Home > Uncategorized > The Questions That Should Be Asked In The Referendum!

The Questions That Should Be Asked In The Referendum!


The independence referendum is coming in autumn 2014. What everyone is asking is what should the question be? How many questions should be asked? Should a question have multiple options or not? If you have multiple options, what system should be used so that the result is decisive?

I’m going to lay out two possible ways that I would like to see. I do not propose a single Yes/No to independence. Why? I don’t support independence yet I don’t support the status quo so what am I to vote for? How am I to express my views democratically, if I don’t like either option?

One way to solve this is a multi-option referendum like this:

How far should devolution go?

A: Independence

B: Devo Max

C: Devo Plus

D: Status Quo

E: Less Devolution

F: Remove all devolution

Now that allows, a full range of democratic views to be expressed. Of course using FPTP voting would mean that the leading option could “win” with a little over 17% of the vote. Hardly democratic. Although one could use approval voting i.e. the voter ticks or crosses all options s/he finds acceptable and whichever option has the most approvals “wins”. Of course, there is still no absolute proof that one option will exceed a majority but the likelihood is higher.

That being said approval would be brand new and it is not known how many would use the ability to mark other options that they approve of.

The questions that I really want to see asked are:

1. Should Scotland become an independent country?

Yes/No

2. If there is a No vote in 1. should the debate over reform to the settlement of the union continue?

Yes/No

3. If there is a Yes vote in 2. should the debate over reform to the settlement of the union be one solely for the people of Scotland or should the whole of the United Kingdom debate how best to govern these islands together?

Yes/No

Those are the questions, that I would like to see asked. The language would need to be cleaned up. The language I have used is fairly loaded but I think the Electoral Commission could easily clean up the language.

Why those questions, I hear you ask?

The first one is simple, it is after all an independence referendum. It is a straight Yes/No question but the presence of the second question, allows those like me who want reform to vote safe in the knowledge that we can vote No without voting for the status quo and it allows those who want independence to feel secure that even if they don’t get independence, they won’t have killed off the debate.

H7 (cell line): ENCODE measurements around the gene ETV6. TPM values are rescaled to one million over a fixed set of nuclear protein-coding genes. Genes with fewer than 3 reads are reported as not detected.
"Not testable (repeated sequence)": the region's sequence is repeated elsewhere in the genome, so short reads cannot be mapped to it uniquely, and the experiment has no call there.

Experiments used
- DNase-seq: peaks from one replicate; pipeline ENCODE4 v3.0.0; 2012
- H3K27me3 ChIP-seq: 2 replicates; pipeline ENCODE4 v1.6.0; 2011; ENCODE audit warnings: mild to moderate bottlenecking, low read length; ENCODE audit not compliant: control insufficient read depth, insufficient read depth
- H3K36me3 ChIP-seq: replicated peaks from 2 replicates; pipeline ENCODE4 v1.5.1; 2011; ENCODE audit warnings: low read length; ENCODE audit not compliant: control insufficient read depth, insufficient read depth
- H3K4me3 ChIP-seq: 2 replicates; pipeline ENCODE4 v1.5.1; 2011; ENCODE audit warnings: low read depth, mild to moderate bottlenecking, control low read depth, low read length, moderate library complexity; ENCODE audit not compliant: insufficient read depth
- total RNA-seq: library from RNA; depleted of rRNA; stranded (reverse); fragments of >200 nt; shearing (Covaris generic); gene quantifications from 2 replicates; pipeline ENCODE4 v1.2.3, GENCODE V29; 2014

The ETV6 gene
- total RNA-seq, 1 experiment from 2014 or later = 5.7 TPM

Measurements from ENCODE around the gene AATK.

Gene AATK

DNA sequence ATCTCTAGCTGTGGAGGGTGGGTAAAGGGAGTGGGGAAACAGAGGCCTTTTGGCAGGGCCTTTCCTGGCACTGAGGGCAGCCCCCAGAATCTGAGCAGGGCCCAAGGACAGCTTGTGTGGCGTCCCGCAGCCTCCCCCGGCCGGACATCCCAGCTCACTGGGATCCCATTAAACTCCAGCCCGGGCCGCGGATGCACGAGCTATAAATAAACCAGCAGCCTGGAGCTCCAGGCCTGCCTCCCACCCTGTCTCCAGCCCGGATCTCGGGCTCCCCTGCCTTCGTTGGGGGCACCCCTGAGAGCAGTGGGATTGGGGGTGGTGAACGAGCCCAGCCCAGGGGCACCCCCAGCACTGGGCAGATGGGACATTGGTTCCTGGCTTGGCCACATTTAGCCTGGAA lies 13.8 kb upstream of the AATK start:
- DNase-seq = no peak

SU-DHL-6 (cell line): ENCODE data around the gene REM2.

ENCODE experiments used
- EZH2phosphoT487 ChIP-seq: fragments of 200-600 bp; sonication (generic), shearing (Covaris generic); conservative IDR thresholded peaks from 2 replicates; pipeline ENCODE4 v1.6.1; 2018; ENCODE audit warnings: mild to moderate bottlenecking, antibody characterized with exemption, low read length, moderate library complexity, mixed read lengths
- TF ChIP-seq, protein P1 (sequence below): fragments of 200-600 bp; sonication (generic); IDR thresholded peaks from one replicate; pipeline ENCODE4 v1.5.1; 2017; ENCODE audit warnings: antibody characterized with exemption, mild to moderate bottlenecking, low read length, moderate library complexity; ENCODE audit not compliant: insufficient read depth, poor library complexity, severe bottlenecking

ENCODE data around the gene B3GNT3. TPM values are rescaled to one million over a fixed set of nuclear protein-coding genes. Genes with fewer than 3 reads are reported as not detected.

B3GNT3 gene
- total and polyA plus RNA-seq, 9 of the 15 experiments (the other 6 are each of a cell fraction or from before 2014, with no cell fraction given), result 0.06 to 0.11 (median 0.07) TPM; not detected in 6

Those involved with the AV campaign or who followed it will be aware that even though there was a No to AV, Yes to PR campaign, the No result led people to believe that it was a Yes to FPTP when that was not necessarily the case. I do not want a similar no vote to kill off or stall the debate on the union. It is something that needs to be reformed.

The third question relates to how that debate should be conducted. Should Scotland’s future within the UK be solely for Scotland and if it has a negative effect on the rest of the UK, are people in Scotland so uncaring towards England? Or because it affects everyone in the UK, should the whole UK debate, the future of the union and how it should be reformed so that the interests of the whole UK can be served?

If those questions or variants of those questions were to be asked, I would vote and campaign for a No/Yes/Yes vote and I hope the LibDems would too. The SNP, I would expect to campaign for a Yes/Yes/No vote. How Labour and the Conservatives would campaign, I have no idea.

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Categories: Uncategorized
  1. January 24, 2012 at 18:57

    Lets keep it all nice and simple, if you want more devo etc, then get the various parties to agree on that , but for this one and only referendum, its simply:

    Should Scotland become an Independent country ?

    • January 24, 2012 at 20:17

      I’m not against simplicity. Its just that I think Scotland should be allowed to give their views on Scotlands constitutional future. Many Scots might not be able to support independence or the status quo.
      Need more choice. The world isn’t black and white. Scotland no doubt has a range of views on this subject, why not let Scotland express that? It gives the parties and the politicians more information to work with.

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